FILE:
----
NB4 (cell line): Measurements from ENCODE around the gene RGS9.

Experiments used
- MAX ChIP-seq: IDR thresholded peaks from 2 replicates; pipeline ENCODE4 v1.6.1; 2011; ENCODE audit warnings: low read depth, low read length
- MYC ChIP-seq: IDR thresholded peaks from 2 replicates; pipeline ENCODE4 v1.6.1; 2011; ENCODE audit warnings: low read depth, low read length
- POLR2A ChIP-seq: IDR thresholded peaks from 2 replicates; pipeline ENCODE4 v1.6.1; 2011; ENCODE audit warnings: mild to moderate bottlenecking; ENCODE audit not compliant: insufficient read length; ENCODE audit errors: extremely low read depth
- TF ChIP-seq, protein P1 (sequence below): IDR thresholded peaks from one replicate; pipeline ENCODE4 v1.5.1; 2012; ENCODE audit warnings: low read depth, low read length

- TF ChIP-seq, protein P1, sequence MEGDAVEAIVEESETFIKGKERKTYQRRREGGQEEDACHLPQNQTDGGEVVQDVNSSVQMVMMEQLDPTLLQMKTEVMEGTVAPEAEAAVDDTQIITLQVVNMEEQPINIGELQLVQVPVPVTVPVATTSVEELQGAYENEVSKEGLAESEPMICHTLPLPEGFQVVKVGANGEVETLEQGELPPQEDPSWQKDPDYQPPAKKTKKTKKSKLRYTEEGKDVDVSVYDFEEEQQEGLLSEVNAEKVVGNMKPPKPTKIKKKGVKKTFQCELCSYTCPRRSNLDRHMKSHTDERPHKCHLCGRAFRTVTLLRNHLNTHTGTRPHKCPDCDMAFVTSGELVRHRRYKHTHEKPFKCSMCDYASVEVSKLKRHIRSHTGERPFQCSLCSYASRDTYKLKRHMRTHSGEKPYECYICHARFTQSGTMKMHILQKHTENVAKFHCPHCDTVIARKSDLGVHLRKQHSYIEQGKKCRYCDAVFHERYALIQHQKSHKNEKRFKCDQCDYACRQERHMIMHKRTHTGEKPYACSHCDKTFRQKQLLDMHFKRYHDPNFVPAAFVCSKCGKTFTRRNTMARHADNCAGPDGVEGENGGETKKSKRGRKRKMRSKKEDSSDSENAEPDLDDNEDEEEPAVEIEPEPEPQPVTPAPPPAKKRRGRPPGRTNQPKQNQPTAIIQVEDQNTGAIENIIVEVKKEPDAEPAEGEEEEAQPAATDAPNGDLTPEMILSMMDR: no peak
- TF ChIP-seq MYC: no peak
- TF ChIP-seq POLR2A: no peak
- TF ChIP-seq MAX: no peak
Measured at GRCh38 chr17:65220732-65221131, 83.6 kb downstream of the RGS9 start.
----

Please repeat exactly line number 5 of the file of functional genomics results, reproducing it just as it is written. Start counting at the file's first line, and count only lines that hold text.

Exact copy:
- POLR2A ChIP-seq: IDR thresholded peaks from 2 replicates; pipeline ENCODE4 v1.6.1; 2011; ENCODE audit warnings: mild to moderate bottlenecking; ENCODE audit not compliant: insufficient read length; ENCODE audit errors: extremely low read depth